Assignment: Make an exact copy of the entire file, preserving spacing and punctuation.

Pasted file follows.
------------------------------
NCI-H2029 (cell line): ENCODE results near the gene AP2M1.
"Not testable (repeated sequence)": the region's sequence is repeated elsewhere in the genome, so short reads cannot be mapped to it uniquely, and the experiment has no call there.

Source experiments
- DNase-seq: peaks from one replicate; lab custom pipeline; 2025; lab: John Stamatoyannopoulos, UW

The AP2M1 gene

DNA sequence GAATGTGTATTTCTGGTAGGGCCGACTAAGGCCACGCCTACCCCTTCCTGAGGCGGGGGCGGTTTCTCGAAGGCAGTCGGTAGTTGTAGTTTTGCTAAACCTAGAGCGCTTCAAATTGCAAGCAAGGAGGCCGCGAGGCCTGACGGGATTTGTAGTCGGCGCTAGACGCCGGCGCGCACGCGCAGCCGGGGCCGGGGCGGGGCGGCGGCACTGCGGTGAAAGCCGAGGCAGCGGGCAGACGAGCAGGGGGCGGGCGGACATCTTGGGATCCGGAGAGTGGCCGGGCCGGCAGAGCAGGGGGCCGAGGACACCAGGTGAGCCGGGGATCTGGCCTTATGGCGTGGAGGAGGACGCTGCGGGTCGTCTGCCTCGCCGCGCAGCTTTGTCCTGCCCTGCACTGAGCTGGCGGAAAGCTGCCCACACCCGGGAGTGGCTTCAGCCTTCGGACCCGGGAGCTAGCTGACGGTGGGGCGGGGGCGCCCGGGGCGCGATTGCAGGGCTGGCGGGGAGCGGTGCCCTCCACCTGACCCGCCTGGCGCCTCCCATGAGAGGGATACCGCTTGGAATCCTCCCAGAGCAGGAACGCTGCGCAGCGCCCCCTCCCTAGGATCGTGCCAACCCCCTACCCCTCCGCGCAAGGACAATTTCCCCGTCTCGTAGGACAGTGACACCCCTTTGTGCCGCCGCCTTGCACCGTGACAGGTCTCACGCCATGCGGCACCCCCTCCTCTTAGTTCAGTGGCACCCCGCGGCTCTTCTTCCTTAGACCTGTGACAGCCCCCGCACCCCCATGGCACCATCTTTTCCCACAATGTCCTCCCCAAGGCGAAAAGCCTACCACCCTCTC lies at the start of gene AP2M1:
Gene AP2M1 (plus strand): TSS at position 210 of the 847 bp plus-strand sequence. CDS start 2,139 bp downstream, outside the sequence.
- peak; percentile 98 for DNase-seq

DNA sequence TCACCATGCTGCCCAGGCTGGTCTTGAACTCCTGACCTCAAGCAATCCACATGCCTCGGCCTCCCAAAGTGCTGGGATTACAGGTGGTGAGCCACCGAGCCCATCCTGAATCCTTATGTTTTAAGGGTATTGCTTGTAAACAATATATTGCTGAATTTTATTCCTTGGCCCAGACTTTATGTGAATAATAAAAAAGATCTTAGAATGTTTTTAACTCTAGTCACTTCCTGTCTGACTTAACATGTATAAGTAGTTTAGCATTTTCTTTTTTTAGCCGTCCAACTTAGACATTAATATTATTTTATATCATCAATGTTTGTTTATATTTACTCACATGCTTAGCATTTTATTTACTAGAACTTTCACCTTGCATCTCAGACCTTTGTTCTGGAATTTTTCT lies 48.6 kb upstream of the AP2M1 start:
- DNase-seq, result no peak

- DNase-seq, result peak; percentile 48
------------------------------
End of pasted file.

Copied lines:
NCI-H2029 (cell line): ENCODE results near the gene AP2M1.
"Not testable (repeated sequence)": the region's sequence is repeated elsewhere in the genome, so short reads cannot be mapped to it uniquely, and the experiment has no call there.

Source experiments
- DNase-seq: peaks from one replicate; lab custom pipeline; 2025; lab: John Stamatoyannopoulos, UW

The AP2M1 gene

DNA sequence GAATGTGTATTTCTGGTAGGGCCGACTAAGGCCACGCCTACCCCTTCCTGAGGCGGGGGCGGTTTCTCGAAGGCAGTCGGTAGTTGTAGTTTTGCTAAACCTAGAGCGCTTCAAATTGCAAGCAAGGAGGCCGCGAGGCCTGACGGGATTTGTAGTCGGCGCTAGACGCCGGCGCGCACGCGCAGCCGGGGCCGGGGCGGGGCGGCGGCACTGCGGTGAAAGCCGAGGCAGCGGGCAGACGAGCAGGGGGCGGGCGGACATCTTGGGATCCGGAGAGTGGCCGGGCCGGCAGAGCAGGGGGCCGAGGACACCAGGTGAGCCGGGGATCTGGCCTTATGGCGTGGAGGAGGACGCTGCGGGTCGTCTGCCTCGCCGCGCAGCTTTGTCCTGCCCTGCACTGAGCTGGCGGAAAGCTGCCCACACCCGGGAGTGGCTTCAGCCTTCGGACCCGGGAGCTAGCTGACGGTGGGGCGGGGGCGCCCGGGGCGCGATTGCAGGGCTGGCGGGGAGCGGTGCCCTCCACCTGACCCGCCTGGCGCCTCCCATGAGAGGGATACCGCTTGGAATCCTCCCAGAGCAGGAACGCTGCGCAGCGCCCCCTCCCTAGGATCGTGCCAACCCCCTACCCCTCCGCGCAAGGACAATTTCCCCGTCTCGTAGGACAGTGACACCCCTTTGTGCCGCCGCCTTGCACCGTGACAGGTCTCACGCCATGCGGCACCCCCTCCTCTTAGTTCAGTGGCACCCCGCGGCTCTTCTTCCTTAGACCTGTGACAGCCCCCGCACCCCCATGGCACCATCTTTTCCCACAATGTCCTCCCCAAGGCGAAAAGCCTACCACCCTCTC lies at the start of gene AP2M1:
Gene AP2M1 (plus strand): TSS at position 210 of the 847 bp plus-strand sequence. CDS start 2,139 bp downstream, outside the sequence.
- peak; percentile 98 for DNase-seq

DNA sequence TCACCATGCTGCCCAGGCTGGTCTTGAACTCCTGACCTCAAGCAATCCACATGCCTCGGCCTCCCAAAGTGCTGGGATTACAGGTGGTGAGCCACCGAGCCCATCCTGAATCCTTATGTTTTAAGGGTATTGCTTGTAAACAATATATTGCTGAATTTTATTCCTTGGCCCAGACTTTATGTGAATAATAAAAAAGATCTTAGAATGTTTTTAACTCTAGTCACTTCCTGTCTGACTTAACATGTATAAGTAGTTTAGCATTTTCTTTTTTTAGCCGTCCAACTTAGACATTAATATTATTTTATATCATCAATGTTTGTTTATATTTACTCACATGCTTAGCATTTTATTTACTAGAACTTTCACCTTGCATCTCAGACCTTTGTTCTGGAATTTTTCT lies 48.6 kb upstream of the AP2M1 start:
- DNase-seq, result no peak

- DNase-seq, result peak; percentile 48